You will need a pre-amplifier that's suited to LPs to bring the output from the pick-up needle up to the correct level and apply the RIAA equalisation. Feed the record output into the pre-amplifier unit, and then feed the output of this into the computer's audio input. Set up your audio digitiser to dump the incoming audio feed to disc as one long .wav sample.
Be prepared to shop around for a vinyl friendly pre-amp, they're inexpensive and can be found lurking in hi-fi shops and similar stores. The Irlam i16 is recommended but now hard to find. You could use a RiscTV card, which has an audio input, although it will save the recording in Replay format. The LP tracks can be split up with a suitable sample editor, then burned the CD with CD Burn.
Originally I used a SCSI Yamaha 4416 CD writer on a PowerTec SCSI card with CDBurn. This was always a bit hit and miss, and after a while became very unreliable, so I binned it and bought a quite pricey Plextor SCSI CDwriter. This worked well for a couple of years, but once RISC OS Select came along with frequent upgrades (I was a beta tester for a while) it stopped writing reliably, although this is maybe a coincidence. However, having had an Iyonix from its first release, CD writing on this machine has been 100% reliable, so it became a matter of transferring the .wav files over ethernet from the RiscPC to the Iyonix for burning; rather time consuming but it worked.
When transferring an LP to CD, I usually tried to do proper inserts and so on. This involved scanning the cover of the LP. Since I only had an A4 scanner the cover had to be scanned in two halves, using David Pilling's Imagemaster as it then was known. Since the cover would just about fit the scanner in the vertical direction, I temporarily fitted an additional guide at the top of the scanning area so the cover could be carefully slid sideways on the scanner bed while keeping the vertical position and angle as constant as possible. This resulted in two images with some horizontal overlap, and possibly a little vertical misalignment. The two halves were loaded into Rob Davison's Compo, trimmed as necessary and joined together. With care the join was unnoticeable. If any touching up of the final 'cover' was required, this was done in Photodesk.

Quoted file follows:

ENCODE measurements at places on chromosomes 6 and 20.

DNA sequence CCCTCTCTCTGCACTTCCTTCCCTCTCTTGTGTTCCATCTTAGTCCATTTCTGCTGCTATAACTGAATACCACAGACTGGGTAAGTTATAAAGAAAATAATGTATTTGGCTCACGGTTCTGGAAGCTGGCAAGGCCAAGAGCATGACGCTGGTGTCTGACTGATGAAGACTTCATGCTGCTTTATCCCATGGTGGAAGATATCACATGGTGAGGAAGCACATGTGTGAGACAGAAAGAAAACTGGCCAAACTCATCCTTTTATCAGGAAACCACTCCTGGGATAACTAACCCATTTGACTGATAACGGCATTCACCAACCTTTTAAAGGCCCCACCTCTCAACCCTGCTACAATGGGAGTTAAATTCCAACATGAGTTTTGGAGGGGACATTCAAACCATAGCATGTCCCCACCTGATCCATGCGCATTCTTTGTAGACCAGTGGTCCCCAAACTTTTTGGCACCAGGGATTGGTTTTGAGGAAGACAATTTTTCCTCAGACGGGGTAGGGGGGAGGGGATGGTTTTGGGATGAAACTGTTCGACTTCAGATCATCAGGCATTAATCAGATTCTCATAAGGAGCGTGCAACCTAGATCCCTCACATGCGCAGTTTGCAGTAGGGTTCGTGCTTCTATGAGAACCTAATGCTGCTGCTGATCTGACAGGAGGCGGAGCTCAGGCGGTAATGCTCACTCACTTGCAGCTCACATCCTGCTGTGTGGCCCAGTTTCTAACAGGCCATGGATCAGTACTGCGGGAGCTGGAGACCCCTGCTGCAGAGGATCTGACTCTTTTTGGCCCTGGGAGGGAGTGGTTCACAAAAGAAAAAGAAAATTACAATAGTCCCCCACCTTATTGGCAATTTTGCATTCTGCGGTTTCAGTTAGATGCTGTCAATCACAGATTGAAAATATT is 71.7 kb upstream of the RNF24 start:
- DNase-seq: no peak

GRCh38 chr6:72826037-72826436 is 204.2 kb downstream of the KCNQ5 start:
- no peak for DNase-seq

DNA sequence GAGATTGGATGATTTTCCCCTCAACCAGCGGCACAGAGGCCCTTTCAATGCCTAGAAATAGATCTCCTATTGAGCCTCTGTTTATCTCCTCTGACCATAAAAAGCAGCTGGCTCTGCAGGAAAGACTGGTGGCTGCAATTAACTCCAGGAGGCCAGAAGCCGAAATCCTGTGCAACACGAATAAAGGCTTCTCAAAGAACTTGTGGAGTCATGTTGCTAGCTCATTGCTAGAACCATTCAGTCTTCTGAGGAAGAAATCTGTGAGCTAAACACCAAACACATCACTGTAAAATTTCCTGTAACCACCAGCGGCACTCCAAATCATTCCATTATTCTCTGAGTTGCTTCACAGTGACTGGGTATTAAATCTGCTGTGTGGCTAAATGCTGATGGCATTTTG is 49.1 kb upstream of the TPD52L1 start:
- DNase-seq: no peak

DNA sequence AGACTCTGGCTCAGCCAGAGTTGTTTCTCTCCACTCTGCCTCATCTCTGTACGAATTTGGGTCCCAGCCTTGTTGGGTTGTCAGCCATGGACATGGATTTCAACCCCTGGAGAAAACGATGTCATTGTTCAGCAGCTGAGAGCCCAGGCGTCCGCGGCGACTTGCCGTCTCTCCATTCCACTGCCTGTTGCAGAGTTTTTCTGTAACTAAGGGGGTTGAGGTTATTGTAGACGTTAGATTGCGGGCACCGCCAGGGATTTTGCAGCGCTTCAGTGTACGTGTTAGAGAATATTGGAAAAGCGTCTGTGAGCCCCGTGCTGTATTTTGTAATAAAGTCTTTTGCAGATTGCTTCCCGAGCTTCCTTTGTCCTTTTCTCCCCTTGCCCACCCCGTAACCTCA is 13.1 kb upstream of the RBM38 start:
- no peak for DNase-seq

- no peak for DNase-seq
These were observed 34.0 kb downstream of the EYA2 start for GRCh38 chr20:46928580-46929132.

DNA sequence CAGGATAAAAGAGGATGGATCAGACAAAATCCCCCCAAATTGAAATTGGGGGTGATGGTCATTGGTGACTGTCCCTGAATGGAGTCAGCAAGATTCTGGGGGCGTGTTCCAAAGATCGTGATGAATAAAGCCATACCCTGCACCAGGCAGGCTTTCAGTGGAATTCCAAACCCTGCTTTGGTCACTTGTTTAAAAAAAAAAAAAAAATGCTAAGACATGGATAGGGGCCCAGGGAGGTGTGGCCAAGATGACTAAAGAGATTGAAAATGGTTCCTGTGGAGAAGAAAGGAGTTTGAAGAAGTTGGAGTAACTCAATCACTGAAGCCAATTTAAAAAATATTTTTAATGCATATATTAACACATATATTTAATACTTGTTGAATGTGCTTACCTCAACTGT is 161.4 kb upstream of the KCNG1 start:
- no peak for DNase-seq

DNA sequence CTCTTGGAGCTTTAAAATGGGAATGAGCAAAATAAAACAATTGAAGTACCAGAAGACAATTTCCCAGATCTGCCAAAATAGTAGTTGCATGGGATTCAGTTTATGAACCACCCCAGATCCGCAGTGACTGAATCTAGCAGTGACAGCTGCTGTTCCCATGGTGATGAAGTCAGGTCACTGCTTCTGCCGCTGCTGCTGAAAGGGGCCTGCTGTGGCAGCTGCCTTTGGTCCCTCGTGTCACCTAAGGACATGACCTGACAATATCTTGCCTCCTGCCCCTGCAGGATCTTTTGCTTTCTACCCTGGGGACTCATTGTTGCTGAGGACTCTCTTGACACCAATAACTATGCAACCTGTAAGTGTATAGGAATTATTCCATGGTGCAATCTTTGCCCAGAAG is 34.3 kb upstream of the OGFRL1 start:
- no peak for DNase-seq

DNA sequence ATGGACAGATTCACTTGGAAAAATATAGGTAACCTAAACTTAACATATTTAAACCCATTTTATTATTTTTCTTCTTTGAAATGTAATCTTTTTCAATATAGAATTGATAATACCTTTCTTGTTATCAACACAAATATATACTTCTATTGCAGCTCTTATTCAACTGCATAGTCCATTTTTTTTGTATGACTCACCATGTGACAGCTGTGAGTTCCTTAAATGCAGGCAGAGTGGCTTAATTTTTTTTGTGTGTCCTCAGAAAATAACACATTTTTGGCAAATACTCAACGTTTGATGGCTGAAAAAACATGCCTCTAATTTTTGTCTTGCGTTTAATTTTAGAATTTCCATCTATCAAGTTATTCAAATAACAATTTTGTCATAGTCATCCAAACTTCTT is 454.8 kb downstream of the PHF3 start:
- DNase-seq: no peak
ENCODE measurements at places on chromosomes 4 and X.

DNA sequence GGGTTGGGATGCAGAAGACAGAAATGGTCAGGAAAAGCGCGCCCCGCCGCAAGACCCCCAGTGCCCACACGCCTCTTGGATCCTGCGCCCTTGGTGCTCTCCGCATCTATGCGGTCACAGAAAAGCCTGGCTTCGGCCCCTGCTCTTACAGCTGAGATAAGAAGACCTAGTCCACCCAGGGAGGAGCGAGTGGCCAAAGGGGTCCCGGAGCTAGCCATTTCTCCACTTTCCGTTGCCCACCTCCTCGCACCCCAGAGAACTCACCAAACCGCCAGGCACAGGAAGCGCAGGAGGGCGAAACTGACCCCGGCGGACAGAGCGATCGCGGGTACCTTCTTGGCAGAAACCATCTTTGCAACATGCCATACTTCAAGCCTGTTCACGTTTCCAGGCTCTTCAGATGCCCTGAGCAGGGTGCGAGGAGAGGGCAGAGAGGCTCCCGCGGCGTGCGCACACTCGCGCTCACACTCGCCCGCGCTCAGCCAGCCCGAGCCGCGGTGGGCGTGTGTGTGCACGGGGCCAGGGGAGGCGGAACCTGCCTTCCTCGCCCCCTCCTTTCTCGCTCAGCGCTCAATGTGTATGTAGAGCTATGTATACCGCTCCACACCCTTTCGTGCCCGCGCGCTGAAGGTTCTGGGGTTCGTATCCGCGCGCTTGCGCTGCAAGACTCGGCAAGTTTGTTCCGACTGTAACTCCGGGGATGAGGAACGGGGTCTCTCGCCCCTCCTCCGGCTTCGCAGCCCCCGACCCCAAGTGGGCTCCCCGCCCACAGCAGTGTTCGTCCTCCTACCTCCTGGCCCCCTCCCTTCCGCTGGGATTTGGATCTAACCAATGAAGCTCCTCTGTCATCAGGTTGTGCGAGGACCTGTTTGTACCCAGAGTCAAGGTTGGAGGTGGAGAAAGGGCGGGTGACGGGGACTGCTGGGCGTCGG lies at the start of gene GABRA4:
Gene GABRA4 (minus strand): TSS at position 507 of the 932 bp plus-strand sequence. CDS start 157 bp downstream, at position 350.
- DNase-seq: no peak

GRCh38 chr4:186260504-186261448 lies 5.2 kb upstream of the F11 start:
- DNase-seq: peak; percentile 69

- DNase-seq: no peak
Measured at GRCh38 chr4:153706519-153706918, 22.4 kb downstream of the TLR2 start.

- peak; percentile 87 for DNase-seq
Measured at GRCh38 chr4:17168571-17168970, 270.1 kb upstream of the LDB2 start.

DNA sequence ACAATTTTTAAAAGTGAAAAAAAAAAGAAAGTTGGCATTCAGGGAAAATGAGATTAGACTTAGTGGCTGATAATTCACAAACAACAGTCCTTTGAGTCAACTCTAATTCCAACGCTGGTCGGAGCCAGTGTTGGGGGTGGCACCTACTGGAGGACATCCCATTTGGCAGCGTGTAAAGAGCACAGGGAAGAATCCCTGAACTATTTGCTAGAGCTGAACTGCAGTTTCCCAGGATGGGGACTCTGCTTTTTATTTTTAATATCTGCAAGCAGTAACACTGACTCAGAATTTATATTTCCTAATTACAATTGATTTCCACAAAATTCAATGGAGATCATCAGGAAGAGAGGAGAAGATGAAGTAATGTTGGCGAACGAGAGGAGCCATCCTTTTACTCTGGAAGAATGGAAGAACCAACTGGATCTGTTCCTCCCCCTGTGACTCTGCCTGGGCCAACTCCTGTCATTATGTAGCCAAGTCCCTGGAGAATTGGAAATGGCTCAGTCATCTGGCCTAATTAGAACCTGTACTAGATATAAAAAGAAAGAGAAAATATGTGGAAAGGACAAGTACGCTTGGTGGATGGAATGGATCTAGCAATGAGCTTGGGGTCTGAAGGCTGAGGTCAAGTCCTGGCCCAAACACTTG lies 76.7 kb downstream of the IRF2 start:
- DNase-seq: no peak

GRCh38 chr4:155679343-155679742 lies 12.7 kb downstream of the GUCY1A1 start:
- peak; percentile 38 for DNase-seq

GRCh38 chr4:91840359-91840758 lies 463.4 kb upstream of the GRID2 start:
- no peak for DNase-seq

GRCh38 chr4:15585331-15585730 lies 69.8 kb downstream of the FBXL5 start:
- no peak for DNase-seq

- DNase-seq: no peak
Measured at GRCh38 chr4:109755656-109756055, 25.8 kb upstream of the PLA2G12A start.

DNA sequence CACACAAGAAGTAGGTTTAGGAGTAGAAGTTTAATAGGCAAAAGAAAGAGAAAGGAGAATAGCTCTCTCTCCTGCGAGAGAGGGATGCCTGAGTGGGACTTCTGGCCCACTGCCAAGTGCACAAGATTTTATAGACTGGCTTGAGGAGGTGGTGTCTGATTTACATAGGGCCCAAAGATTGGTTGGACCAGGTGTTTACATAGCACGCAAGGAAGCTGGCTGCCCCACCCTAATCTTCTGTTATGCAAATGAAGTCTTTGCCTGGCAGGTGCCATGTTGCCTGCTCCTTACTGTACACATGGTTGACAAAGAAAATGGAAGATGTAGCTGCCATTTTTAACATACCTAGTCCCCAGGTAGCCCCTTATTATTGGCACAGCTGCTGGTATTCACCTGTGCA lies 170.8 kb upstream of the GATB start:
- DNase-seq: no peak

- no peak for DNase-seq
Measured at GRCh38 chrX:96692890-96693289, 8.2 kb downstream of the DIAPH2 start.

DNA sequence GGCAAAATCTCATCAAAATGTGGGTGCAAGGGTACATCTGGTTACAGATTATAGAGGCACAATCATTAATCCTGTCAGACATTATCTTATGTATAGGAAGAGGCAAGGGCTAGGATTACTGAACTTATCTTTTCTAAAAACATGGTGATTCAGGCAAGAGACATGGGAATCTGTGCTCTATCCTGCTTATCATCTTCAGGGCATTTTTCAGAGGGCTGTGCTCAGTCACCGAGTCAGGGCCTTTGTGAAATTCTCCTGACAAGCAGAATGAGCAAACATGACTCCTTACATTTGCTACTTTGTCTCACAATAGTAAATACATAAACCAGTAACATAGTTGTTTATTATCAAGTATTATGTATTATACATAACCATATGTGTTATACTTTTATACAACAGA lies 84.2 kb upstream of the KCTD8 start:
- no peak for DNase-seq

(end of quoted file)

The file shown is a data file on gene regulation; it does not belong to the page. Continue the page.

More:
I have never used the Iyonix in anger for digitising audio using it's mic-in socket. I have tried using the analogue output from a DAB radio, and the result sounded ok, but the source was not particularly high-fi. DAB is a bit of a let down, and I only have one 'cos it was a Christmas present from my wife. I still have some LPs to do, but since my 'computer room' is a small box room, there isn't room for everything, and after converting a few LPs, the audio setup goes back into storage. I hope to set up the record deck again at some point, and will give the Iyonix a whirl to see how it performs, since it would be more convenient than getting the RiscPC set up again.
Compo, Photodesk, Dave Pilling's scanning software and CD Burn
Irlam i16 cards are no longer available as new, so be prepared to do some digging around on ebay, usenet and user groups